Other research suggests that polyphenols, or natural plant compounds, found in foods like eggplant may reduce sugar absorption and increase insulin secretion, both of which can help lower blood sugar (13).
One test-tube study looked at polyphenol-enriched extracts of eggplant. It showed that they could reduce levels of specific enzymes that influence sugar absorption, helping reduce blood sugar (14).
Eggplants fit well into current dietary recommendations for controlling diabetes, which include a high-fiber diet rich in whole grains and vegetables (15).
Summary: Eggplants are high in fiber and polyphenols, both of which may help reduce blood sugar levels.
Eggplants are high in fiber and low in calories, making them an excellent addition to any weight loss regimen.
Fiber moves through the digestive tract slowly and can promote fullness and satiety, reducing calorie intake (16).
Each cup (82 grams) of raw eggplant contains 3 grams of fiber and just 20 calories (2).
Additionally, eggplants are often used as a high-fiber, low-calorie replacement for higher-calorie ingredients in recipes.
Summary: Eggplant is high in fiber but low in calories, both of which can help promote weight loss. It can also be used in place of higher-calorie ingredients.
Eggplant contains several substances that show potential in fighting cancer cells.
For instance, solasodine rhamnosyl glycosides (SRGs) are a type of compound found in some nightshade plants, including eggplant.
Some animal studies have shown that SRGs could cause the death of cancer cells and may also help reduce the recurrence of certain types of cancer (17).
Furthermore, several studies have found that eating more fruits and vegetables, such as eggplant, may protect against certain types of cancer.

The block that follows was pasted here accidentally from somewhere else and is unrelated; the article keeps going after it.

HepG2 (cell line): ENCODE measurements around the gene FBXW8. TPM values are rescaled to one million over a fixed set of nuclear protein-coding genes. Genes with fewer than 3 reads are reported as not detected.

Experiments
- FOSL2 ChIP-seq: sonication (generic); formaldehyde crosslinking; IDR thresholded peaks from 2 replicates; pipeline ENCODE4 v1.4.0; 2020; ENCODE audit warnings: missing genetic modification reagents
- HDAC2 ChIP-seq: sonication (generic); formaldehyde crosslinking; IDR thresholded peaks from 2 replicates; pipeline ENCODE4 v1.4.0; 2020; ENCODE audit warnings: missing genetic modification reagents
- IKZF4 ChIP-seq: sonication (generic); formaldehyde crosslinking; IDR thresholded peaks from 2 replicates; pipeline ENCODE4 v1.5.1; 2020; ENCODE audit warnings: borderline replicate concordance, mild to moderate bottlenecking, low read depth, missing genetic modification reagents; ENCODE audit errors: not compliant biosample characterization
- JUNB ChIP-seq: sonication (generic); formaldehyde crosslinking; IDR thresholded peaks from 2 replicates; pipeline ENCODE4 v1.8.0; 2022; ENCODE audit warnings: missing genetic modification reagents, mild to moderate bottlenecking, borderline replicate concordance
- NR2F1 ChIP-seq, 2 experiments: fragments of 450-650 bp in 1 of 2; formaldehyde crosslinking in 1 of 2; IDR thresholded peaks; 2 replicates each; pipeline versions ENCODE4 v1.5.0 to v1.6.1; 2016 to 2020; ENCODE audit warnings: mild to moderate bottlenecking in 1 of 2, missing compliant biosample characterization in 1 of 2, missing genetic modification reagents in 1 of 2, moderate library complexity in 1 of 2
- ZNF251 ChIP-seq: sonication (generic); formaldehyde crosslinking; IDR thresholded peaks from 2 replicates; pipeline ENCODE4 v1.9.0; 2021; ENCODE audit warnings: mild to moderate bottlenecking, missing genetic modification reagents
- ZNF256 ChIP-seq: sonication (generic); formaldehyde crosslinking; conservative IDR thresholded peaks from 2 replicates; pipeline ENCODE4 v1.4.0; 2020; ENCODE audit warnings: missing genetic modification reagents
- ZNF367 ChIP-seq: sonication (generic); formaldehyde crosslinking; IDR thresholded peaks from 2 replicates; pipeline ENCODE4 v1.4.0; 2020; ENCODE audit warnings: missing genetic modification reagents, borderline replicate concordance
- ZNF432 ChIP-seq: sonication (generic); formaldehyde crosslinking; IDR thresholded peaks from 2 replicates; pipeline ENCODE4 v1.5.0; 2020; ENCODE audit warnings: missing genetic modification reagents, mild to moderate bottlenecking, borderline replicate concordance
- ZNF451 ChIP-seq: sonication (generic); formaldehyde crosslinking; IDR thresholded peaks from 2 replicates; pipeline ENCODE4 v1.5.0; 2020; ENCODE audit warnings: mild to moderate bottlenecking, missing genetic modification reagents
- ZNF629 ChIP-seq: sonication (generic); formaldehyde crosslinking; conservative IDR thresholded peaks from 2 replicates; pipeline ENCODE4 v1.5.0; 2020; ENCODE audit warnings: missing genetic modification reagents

One review looking at approximately 200 studies found that eating fruits and vegetables was associated with protection against pancreatic, stomach, colorectal, bladder, cervical and breast cancer (21).
However, more research is needed to determine how the compounds found in eggplants may specifically affect cancer in humans.
Summary: Eggplants contain solasodine rhamnosyl glycosides, which test-tube studies indicate may aid in cancer treatment. Eating more fruits and vegetables may also protect against some types of cancer.
Eggplant is incredibly versatile and can be easily incorporated into your diet.
It can be baked, roasted, grilled or sautéed and enjoyed with a drizzle of olive oil and a quick dash of seasoning.
It can also be used as a low-calorie replacement for many high-calorie ingredients.
This can reduce your carb and calorie intake, all while increasing the fiber and nutrient content of your meal.
Summary: Eggplant is a versatile ingredient that can be prepared and enjoyed in a variety of different ways.
Eggplant is a high-fiber, low-calorie food that is rich in nutrients and comes with many potential health benefits.
From reducing the risk of heart disease to helping with blood sugar control and weight loss, eggplants are a simple and delicious addition to any healthy diet.
They're also incredibly versatile and fit well into many dishes.